EX-"DREAMGIRL" Jennifer Holliday easily dominated that show, then went on to keep the national tour of "Sing Mahalia, Sing" afloat solely on her titanic presence. Now Holliday's shooting for pop star status.
For "Say You Love Me," her second solo set, the singer has collected 10 love songs and almost as many top producers, including Michael Jackson, Arthur Baker and Tommy LiPuma. The record has been unfairly overlooked, perhaps because the material is not as good as she deserves -- but it would be hard for any pop tune to live up to that mighty Voice.
All the massed choirs, intricate editing gimmicks and high-tech sheen would swamp a lesser singer (and that's often the point of such mega-production). But Holliday slices through the lush sonic foliage, and her muscular voice, with its gospel-trained phrasing and joyous ad-libbed whoops and swoops, elbows aside the mostly forgettable words.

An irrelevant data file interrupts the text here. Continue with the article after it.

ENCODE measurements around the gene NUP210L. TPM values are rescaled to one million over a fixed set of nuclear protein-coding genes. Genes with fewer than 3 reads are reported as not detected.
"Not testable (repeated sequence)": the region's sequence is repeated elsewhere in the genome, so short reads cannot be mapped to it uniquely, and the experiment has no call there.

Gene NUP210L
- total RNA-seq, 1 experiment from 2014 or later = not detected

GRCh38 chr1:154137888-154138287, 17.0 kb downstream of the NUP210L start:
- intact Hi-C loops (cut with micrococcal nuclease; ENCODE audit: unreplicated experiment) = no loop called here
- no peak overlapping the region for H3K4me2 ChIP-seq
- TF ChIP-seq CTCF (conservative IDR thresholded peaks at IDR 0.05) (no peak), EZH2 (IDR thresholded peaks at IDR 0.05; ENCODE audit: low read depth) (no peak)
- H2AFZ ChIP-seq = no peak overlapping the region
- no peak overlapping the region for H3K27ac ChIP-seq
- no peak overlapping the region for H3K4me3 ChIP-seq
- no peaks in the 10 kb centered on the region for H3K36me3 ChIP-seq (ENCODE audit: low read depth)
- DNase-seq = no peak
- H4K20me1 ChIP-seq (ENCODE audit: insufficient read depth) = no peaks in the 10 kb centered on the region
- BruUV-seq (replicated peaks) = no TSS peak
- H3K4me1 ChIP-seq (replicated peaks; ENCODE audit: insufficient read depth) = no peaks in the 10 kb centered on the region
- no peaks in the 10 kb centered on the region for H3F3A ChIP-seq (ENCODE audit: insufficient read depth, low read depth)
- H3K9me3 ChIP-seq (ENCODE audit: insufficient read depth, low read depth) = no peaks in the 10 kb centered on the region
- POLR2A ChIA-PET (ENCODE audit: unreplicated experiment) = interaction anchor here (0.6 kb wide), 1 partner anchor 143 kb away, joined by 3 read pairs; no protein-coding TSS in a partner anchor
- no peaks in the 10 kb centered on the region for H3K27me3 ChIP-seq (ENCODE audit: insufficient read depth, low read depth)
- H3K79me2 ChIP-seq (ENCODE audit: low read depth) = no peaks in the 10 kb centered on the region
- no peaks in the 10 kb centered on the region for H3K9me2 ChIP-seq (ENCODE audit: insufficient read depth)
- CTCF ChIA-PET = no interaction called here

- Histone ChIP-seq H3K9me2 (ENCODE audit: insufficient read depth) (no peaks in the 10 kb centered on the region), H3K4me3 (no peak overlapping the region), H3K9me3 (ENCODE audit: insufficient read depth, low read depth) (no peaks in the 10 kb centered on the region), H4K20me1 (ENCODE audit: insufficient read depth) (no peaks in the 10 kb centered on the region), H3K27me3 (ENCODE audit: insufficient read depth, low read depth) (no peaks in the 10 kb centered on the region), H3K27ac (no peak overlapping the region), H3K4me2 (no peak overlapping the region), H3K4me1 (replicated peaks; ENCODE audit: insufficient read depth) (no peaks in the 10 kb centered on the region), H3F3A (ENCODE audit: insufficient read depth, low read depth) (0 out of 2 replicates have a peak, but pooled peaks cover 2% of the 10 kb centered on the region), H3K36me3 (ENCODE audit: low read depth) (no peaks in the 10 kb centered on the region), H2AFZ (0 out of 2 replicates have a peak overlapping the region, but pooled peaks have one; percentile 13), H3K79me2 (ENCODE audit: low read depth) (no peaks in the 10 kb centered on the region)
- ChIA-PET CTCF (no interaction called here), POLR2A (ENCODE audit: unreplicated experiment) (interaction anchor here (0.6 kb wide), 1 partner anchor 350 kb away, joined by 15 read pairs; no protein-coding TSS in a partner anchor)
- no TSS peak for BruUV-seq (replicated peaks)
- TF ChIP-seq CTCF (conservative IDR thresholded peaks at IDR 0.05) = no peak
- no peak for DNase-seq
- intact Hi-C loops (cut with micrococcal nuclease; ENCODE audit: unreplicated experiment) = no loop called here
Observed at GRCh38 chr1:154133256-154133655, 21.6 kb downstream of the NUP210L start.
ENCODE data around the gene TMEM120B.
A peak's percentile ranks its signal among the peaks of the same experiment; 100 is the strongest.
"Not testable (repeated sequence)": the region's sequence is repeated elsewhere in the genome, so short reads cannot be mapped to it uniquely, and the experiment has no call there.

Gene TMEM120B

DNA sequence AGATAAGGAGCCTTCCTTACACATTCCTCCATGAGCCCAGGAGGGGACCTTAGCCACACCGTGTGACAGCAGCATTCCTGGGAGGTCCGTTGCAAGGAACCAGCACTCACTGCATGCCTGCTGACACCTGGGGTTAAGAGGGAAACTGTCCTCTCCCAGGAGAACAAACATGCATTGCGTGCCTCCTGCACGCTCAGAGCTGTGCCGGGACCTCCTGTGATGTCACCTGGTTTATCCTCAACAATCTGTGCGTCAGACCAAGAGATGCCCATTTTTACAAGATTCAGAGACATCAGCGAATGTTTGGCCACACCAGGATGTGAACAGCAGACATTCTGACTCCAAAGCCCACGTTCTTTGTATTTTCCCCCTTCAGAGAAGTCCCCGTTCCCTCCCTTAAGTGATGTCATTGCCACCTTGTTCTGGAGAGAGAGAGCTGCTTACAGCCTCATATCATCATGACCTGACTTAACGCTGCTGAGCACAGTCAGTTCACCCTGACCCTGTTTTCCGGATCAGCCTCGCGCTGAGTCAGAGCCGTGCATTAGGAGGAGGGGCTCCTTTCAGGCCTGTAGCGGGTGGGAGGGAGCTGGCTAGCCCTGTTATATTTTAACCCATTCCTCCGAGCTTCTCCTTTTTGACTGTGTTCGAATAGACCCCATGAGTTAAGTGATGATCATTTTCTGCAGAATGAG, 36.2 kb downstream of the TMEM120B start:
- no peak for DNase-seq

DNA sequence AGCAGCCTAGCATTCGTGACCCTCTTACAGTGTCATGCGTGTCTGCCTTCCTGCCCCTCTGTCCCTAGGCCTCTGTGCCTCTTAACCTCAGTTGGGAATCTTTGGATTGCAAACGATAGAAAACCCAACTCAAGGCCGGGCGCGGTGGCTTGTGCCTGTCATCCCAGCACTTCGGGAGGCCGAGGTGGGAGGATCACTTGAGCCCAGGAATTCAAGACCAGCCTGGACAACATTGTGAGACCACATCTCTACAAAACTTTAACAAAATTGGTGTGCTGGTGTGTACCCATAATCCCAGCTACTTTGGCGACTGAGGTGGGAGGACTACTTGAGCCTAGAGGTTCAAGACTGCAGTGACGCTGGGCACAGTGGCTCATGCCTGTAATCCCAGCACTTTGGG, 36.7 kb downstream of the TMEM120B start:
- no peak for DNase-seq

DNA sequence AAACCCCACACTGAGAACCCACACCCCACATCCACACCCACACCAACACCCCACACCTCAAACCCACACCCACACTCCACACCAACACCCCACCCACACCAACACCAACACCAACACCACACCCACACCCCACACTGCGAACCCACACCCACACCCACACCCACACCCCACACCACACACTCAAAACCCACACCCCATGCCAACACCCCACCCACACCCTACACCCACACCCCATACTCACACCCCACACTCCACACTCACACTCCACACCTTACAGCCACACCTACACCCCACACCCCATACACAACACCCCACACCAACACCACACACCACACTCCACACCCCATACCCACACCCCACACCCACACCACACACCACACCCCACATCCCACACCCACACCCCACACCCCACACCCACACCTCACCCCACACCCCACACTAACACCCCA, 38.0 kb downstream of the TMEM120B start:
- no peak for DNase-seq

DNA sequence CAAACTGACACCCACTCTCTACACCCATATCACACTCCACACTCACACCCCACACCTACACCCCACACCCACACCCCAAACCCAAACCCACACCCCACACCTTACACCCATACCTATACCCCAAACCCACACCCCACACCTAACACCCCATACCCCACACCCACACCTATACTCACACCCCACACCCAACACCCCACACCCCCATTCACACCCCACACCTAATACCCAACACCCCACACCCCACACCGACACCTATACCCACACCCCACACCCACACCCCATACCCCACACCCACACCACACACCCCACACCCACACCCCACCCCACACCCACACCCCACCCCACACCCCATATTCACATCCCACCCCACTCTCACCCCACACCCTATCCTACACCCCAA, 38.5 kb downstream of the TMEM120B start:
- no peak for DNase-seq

Jackson wrote "You're The One" for Holliday, and the Gloved One sinks the already insipid song with his syrupy 101 Strings production. Though "What Kind of Love Is This" is an unabashed rhythmic and melodic steal from Chaka Khan's "I Feel For You," Holliday has so much fun cutting loose she makes the song new again. And though "No Frills Love" and "He's a Pretender" are lots of energetic fun, the album's gems are the slow ones: the simmering r&b of "Hard Times for Lovers"; the title track; and Duke Ellington's jazz-gospel "Come Sunday," which Holliday turns into a model of delicate strength.
These successes seem to indicate Holliday might do well to reverse the ratio of dance numbers to scorching torchers next time out.
JENNIFER HOLLIDAY -- "Say You Love Me" (Geffen GHS 24073); appearing with Bill Withers Saturday at 8 and 11:30 at the Warner Theater.